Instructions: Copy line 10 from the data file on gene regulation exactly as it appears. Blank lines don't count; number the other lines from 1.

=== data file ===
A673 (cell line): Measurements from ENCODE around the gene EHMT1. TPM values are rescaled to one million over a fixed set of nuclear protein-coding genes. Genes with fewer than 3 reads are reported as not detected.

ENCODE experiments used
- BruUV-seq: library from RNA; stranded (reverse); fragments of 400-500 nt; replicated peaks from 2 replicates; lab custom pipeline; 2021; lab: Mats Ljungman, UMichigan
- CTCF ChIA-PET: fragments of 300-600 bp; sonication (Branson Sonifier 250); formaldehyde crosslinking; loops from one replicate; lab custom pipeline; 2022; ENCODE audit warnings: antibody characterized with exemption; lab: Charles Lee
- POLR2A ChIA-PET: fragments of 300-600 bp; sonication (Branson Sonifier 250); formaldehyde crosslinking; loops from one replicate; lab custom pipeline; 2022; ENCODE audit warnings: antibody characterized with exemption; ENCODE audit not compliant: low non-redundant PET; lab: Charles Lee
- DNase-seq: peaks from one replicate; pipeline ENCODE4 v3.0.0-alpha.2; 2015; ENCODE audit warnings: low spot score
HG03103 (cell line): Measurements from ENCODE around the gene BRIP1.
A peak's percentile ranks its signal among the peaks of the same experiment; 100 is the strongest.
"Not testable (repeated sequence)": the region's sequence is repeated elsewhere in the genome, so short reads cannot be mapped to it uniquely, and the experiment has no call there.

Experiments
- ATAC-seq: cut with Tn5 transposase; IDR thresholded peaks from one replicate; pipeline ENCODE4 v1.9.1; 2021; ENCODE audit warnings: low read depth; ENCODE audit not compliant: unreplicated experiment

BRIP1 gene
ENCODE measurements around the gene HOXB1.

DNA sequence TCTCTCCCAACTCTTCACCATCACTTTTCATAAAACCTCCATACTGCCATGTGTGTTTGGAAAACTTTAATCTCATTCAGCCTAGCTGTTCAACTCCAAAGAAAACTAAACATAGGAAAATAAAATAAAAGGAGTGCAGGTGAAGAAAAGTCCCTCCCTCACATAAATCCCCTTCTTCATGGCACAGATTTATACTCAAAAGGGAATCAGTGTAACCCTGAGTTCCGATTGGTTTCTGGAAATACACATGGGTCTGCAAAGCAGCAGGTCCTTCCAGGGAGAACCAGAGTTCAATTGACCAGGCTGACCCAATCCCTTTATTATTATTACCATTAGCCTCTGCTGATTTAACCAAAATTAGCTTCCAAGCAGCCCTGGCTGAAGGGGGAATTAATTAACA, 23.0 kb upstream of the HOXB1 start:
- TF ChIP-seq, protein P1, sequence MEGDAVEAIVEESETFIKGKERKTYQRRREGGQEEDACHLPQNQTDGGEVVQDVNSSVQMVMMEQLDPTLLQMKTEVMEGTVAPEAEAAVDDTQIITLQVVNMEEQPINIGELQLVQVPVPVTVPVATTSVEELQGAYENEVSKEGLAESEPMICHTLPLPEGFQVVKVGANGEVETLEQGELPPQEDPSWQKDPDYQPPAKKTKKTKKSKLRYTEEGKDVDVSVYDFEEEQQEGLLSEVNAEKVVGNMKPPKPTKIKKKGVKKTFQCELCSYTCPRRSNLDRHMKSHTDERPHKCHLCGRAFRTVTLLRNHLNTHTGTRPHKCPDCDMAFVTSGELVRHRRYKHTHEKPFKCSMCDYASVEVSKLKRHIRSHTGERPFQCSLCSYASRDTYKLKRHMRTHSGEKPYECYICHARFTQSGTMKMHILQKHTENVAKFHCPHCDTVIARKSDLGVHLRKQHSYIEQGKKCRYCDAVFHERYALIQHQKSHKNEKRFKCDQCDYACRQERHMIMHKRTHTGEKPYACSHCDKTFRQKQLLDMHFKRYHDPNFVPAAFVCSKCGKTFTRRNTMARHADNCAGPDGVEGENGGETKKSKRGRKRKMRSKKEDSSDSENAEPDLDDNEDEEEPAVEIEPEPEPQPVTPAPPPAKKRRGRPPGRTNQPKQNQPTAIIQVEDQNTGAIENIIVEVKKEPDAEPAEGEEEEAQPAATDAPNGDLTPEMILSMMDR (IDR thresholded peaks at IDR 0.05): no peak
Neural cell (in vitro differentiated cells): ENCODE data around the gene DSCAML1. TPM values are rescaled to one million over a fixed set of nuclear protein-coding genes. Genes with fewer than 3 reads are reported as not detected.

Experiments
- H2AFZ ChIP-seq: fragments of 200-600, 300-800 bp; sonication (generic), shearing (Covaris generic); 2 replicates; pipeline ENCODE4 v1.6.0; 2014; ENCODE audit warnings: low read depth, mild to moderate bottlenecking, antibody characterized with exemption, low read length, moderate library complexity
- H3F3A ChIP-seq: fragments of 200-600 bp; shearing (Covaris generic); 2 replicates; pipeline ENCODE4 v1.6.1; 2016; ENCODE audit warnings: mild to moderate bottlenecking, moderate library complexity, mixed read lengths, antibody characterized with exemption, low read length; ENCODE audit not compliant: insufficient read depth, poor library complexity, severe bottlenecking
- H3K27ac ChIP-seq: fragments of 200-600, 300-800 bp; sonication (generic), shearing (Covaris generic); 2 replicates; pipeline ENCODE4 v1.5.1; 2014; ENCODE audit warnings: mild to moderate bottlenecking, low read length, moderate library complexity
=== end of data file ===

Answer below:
Experiments